OFCCP is moving at light speed to make changes as to how it operates. There have been a number of new directives in 2018 already, “righting the ship” from the previous administration. Now comes three new directives for Fiscal Year 2019 (DIR 2019-01, DIR 2019-04, and DIR 2019-03). These directives are officially changing the way OFCCP is doing business and how audits will be handled in the future.
For employers defending an equal pay act (EPA) discrimination claim, the “factor other than sex” affirmative defense generally prevails, except when it doesn’t. And lately, courts have been more reluctant to accept the affirmative defense.
Last week was a big push by the Trump administration to reduce benefit burdens on small businesses by re-energizing Health Reimbursement Accounts (HRAs) and 401Ks. These efforts will make an impact towards coverage of small employer employees with both healthcare and 401K access and allow these employers to be more competitive in the war for talent.
With health care costs growing more than two times the rate of inflation consistently over the years, and employers growing weary of increasing deductibles and cost shares, an old idea has resurfaced for employers: Referenced Based Pricing (RBP) programs. Under Obamacare, the transparency of costs among providers has become more commonplace, thereby enabling these types of programs.
In the last month, OFCCP (Office of Federal Contract Compliance) has been very active issuing a number of directives. Two new ones were released last week.
Although cross functioning teams are the rage, and at times rightly so, it appears that too many bosses are like the adage too many cooks. According to a Gartner survey, more than two-thirds of employees around the world say they have to consult with more than one boss to get their jobs done. What does that mean? It means that these employees waste significant amounts of time waiting for guidance from senior leaders.
The answer is no, according to the 10th Circuit Court of Appeals (which covers Oklahoma, Kansas, New Mexico, Colorado, Wyoming, and Utah, plus those portions of the Yellowstone National Park extending into Montana and Idaho). This decision brings it in line with other circuit courts of appeals.
From the service dog to the emotional support peacock and ferret, employers are receiving more requests from employees who want to bring these animals to work. Title I of the ADA prohibits disability discrimination in the employment context and requires employers to provide reasonable accommodations to applicants and employees. But Title I is silent in reference to service and emotional support animals.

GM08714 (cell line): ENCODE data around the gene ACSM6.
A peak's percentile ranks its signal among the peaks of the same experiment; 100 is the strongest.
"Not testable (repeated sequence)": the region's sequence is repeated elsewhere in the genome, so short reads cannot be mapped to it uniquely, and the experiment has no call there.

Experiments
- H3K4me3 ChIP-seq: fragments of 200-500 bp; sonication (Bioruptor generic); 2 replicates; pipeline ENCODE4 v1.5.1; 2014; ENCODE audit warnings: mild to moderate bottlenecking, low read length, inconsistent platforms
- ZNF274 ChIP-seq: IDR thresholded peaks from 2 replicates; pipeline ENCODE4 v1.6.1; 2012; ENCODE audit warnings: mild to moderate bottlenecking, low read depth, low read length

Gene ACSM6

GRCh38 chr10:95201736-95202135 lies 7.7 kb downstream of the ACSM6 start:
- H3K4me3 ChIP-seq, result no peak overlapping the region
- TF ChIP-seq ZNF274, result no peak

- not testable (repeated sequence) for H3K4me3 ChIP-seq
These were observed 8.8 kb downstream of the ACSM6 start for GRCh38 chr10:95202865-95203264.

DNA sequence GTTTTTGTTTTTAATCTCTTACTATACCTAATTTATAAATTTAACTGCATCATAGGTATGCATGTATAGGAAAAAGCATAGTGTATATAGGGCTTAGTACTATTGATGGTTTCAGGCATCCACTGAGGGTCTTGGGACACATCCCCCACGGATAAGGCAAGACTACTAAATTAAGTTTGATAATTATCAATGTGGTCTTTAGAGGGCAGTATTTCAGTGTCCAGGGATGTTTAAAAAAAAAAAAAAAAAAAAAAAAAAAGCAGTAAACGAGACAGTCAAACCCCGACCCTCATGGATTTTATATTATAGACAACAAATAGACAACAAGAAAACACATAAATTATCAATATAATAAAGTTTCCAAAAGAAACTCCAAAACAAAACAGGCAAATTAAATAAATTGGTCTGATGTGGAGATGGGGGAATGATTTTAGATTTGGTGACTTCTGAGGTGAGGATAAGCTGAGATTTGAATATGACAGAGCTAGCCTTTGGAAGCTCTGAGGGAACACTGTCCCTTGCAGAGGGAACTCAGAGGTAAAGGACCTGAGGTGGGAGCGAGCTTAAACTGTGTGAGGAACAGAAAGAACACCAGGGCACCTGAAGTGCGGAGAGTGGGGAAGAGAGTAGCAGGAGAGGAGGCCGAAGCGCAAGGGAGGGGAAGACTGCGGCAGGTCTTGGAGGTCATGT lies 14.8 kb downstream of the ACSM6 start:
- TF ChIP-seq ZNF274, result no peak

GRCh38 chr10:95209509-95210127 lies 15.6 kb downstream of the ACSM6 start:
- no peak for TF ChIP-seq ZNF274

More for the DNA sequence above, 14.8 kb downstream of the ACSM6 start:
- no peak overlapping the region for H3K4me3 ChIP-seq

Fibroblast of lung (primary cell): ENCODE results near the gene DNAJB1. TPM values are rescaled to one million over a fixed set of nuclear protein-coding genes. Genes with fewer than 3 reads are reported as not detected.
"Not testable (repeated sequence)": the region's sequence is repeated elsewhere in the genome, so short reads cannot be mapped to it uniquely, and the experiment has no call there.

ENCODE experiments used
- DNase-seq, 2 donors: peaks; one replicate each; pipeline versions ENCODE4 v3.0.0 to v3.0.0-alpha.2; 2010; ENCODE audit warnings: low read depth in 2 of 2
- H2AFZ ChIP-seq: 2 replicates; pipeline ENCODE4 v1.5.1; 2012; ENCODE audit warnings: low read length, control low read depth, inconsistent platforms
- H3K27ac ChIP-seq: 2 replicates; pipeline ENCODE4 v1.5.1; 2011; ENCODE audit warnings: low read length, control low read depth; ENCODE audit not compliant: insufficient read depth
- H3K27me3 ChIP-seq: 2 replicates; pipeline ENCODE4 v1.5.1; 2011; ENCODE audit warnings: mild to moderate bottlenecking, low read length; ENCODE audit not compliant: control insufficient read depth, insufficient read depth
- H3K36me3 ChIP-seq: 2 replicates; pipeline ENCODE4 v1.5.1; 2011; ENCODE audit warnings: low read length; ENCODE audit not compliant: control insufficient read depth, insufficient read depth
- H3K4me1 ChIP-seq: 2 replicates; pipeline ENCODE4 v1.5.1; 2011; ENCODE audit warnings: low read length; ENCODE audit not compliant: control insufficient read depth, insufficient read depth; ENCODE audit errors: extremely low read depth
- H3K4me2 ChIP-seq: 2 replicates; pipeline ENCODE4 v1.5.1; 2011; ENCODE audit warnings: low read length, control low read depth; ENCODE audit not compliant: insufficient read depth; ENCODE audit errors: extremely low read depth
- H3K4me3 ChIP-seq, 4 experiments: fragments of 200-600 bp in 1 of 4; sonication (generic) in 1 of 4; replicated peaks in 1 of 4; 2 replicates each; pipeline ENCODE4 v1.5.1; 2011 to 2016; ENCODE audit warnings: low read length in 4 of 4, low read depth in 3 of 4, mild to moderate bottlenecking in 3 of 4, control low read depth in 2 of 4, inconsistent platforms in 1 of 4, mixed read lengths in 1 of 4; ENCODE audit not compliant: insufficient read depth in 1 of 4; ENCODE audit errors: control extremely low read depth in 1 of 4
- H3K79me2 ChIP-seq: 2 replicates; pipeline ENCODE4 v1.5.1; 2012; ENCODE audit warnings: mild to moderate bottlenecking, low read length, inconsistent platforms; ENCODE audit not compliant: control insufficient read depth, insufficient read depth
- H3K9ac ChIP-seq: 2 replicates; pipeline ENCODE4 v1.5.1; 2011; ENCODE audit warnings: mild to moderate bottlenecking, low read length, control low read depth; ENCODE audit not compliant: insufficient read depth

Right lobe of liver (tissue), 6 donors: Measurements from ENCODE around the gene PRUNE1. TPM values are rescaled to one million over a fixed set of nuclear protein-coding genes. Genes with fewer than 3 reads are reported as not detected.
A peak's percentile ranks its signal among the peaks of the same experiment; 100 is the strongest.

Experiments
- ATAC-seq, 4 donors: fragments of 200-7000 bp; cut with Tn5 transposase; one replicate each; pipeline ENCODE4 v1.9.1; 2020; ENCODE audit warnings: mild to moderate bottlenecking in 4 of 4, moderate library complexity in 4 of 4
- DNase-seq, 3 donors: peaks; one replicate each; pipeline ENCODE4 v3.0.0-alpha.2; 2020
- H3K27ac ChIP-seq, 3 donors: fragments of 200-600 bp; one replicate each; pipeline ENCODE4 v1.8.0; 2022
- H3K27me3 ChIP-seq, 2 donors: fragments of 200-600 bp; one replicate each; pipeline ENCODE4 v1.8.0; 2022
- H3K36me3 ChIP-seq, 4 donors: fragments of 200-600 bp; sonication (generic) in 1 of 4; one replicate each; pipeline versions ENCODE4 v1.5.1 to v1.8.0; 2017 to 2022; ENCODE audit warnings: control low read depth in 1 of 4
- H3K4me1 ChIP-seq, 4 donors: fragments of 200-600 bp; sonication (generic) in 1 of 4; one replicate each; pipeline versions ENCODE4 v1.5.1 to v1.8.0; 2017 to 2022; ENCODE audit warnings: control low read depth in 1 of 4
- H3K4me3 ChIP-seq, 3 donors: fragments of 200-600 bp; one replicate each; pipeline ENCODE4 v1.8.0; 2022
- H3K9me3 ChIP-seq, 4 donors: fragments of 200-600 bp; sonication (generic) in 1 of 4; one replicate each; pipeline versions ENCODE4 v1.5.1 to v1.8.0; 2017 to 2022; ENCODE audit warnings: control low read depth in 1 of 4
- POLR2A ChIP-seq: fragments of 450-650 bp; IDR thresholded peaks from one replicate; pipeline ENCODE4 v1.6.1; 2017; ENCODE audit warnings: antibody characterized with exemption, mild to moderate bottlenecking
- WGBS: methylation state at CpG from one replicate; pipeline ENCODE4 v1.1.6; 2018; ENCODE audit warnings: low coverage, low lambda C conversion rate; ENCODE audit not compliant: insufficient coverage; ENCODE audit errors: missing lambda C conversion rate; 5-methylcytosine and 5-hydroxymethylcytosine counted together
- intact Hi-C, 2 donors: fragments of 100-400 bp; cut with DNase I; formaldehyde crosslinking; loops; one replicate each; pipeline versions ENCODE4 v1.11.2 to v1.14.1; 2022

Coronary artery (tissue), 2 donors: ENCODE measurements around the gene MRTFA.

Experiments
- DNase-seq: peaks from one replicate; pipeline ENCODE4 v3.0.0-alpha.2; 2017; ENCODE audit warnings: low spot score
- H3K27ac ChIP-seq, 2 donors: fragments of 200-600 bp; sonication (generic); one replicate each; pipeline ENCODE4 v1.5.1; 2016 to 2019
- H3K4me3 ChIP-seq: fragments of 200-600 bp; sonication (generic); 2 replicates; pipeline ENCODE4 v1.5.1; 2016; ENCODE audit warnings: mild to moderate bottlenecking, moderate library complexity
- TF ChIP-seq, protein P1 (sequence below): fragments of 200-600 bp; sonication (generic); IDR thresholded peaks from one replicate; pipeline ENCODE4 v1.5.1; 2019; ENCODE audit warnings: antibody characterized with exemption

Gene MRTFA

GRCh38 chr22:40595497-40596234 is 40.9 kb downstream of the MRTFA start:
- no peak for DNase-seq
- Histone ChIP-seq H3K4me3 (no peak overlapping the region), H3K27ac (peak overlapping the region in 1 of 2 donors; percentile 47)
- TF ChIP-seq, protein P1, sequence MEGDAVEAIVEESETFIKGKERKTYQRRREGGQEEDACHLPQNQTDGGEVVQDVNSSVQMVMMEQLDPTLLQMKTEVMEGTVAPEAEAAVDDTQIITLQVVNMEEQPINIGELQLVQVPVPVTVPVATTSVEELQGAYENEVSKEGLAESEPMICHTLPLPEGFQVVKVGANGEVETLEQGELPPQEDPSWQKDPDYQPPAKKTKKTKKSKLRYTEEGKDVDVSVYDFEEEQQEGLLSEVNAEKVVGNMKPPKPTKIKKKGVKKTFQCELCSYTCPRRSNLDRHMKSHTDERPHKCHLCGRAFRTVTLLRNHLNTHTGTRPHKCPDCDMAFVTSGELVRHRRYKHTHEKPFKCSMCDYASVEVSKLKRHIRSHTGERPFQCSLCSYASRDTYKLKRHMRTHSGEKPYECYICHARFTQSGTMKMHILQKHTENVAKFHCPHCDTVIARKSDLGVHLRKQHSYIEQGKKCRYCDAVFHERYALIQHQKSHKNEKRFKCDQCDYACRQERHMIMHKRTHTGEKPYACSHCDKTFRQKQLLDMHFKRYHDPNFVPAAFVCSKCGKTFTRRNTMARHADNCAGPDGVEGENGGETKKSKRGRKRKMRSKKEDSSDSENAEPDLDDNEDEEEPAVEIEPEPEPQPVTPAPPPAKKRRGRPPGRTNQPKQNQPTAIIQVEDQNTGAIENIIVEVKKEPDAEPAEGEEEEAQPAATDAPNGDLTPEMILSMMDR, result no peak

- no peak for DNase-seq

There are times when an employee’s disability is problematic to accommodate. For example, an employee with a latex allergy working in a latex environment. If it is not reasonable for the environment to change via an accommodation, how does the employer demonstrate that the employee, by working in such an environment, would be subject to a direct threat of imminent harm to him/herself?
Employer health care spending has grown from 6% of total wages in 1988 to more than 12% in 2018. The Centers for Medicare and Medicaid Services (CMS) estimate that this growth will continue, with national health spending projected to be 20% of the economy by 2026. Employers are seeking innovative approaches to keeping healthcare costs down.
At the Industry Liaison Group (ILG) National Conference on August 1, Acting Director Craig Leen of the Office of Federal Contractor Compliance Programs (OFCCP) discussed in his keynote presentation the four pillars of OFCCP’s future actions.
At a time where unemployment is 4% and the need for skilled workers is at a premium, a source for these workers is being slowly shutdown. The immigration issue is an important one for Americans and played a decisive role in the presidential election. However, the barriers being raised for business visas could have a negative impact in the long-run for American businesses.
A lawsuit by 20 states was filed in federal court in Texas challenging the constitutionality of the Affordable Care Act (ACA) in February. Texas argues that last year’s tax reform law, which stripped the ACA of the individual mandate, made the ACA unconstitutional. If the individual mandate is stripped away, the Department of Justice (DOJ), agreeing with Texas, argues that two other key parts of Obamacare should fall with it.
Given all the controversy surrounding players kneeling when the national anthem is played, the NFL decided to directly rule on the issue. On May 23, 2018, the NFL issued a new rule that will require all players on the field to stand for the national anthem and impose fines to teams whose players, coaches, or staff fail to follow the new rule.
Victor Park West
19575 Victor Parkway, Suite 100
Livonia, MI 48152